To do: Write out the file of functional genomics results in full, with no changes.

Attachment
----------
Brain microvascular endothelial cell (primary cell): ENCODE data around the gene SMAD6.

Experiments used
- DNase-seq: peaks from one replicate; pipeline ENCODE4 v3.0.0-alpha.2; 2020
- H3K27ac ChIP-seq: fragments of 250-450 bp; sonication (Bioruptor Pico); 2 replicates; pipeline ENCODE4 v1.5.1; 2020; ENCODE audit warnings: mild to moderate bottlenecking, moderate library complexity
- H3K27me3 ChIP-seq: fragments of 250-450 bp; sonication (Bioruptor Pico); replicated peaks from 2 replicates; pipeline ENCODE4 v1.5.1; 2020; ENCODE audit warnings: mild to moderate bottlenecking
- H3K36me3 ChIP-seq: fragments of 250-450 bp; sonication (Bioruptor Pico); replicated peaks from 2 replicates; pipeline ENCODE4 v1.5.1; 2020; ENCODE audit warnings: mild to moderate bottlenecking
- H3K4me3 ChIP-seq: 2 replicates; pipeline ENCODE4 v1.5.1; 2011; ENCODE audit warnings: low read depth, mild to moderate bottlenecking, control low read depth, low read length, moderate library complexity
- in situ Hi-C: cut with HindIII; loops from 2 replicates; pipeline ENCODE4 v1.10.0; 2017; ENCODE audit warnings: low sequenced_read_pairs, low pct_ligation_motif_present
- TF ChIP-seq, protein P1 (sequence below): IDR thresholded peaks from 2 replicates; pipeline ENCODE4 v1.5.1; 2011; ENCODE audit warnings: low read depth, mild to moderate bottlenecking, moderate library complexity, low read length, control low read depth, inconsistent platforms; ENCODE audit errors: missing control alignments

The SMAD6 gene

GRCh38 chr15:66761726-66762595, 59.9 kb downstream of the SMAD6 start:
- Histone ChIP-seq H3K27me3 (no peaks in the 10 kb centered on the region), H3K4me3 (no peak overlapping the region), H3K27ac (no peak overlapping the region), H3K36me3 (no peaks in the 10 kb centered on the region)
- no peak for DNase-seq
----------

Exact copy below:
Brain microvascular endothelial cell (primary cell): ENCODE data around the gene SMAD6.

Experiments used
- DNase-seq: peaks from one replicate; pipeline ENCODE4 v3.0.0-alpha.2; 2020
- H3K27ac ChIP-seq: fragments of 250-450 bp; sonication (Bioruptor Pico); 2 replicates; pipeline ENCODE4 v1.5.1; 2020; ENCODE audit warnings: mild to moderate bottlenecking, moderate library complexity
- H3K27me3 ChIP-seq: fragments of 250-450 bp; sonication (Bioruptor Pico); replicated peaks from 2 replicates; pipeline ENCODE4 v1.5.1; 2020; ENCODE audit warnings: mild to moderate bottlenecking
- H3K36me3 ChIP-seq: fragments of 250-450 bp; sonication (Bioruptor Pico); replicated peaks from 2 replicates; pipeline ENCODE4 v1.5.1; 2020; ENCODE audit warnings: mild to moderate bottlenecking
- H3K4me3 ChIP-seq: 2 replicates; pipeline ENCODE4 v1.5.1; 2011; ENCODE audit warnings: low read depth, mild to moderate bottlenecking, control low read depth, low read length, moderate library complexity
- in situ Hi-C: cut with HindIII; loops from 2 replicates; pipeline ENCODE4 v1.10.0; 2017; ENCODE audit warnings: low sequenced_read_pairs, low pct_ligation_motif_present
- TF ChIP-seq, protein P1 (sequence below): IDR thresholded peaks from 2 replicates; pipeline ENCODE4 v1.5.1; 2011; ENCODE audit warnings: low read depth, mild to moderate bottlenecking, moderate library complexity, low read length, control low read depth, inconsistent platforms; ENCODE audit errors: missing control alignments

The SMAD6 gene

GRCh38 chr15:66761726-66762595, 59.9 kb downstream of the SMAD6 start:
- Histone ChIP-seq H3K27me3 (no peaks in the 10 kb centered on the region), H3K4me3 (no peak overlapping the region), H3K27ac (no peak overlapping the region), H3K36me3 (no peaks in the 10 kb centered on the region)
- no peak for DNase-seq